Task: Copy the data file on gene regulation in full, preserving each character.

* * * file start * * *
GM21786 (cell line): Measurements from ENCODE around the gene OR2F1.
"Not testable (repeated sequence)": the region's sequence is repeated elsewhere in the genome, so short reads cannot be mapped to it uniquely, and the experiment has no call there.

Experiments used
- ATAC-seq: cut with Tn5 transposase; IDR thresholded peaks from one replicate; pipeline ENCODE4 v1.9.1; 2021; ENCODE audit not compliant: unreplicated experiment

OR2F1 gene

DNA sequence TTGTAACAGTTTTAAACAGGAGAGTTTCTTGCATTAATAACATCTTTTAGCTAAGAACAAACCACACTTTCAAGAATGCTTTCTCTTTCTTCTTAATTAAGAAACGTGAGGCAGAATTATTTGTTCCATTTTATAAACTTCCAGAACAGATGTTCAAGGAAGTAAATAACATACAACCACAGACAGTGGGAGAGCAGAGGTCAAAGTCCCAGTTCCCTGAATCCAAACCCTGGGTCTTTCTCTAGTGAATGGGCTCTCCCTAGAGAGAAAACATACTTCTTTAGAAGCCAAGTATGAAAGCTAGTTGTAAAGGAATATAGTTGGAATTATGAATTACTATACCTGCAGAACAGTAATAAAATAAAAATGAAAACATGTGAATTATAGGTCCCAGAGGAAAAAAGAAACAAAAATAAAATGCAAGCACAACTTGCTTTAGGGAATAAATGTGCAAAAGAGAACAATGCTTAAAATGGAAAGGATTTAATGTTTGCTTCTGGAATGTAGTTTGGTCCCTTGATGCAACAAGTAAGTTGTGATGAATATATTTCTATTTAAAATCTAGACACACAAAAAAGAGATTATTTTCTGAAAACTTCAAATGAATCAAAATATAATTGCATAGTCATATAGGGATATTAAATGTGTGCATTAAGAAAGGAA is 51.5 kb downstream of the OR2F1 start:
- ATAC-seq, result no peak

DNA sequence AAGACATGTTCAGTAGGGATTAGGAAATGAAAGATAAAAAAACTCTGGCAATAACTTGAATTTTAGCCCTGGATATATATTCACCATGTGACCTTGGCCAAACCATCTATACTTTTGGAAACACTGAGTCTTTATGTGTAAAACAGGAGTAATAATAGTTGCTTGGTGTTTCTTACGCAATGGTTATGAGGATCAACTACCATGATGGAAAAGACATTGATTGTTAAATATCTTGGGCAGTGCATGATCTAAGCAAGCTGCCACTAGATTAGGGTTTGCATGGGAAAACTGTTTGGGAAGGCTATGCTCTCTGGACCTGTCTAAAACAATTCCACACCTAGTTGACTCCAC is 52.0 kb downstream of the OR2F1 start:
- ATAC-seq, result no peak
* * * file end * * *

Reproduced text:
GM21786 (cell line): Measurements from ENCODE around the gene OR2F1.
"Not testable (repeated sequence)": the region's sequence is repeated elsewhere in the genome, so short reads cannot be mapped to it uniquely, and the experiment has no call there.

Experiments used
- ATAC-seq: cut with Tn5 transposase; IDR thresholded peaks from one replicate; pipeline ENCODE4 v1.9.1; 2021; ENCODE audit not compliant: unreplicated experiment

OR2F1 gene

DNA sequence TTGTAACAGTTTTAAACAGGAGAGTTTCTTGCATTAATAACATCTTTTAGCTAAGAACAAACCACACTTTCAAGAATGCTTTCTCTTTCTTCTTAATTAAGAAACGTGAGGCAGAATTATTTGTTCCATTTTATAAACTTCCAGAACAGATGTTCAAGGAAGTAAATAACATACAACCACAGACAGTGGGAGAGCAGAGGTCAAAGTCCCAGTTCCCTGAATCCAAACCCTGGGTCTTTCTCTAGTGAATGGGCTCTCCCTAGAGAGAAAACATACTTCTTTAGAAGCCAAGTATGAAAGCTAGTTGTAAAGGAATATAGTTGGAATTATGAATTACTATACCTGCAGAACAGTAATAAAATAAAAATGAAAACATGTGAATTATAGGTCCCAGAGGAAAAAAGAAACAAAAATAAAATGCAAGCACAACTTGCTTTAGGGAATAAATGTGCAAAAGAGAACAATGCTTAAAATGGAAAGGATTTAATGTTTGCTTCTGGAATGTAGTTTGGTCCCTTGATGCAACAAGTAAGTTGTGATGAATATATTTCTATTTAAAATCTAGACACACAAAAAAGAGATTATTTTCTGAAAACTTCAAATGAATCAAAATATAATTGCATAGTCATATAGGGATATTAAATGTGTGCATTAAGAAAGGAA is 51.5 kb downstream of the OR2F1 start:
- ATAC-seq, result no peak

DNA sequence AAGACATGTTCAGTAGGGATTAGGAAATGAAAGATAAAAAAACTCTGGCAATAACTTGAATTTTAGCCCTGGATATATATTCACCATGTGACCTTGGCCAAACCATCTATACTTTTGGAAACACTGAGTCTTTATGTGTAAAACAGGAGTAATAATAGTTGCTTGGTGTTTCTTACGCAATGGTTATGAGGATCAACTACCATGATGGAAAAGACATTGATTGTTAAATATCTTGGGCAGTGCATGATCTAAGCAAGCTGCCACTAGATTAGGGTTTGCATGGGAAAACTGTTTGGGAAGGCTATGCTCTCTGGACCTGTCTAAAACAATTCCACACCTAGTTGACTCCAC is 52.0 kb downstream of the OR2F1 start:
- ATAC-seq, result no peak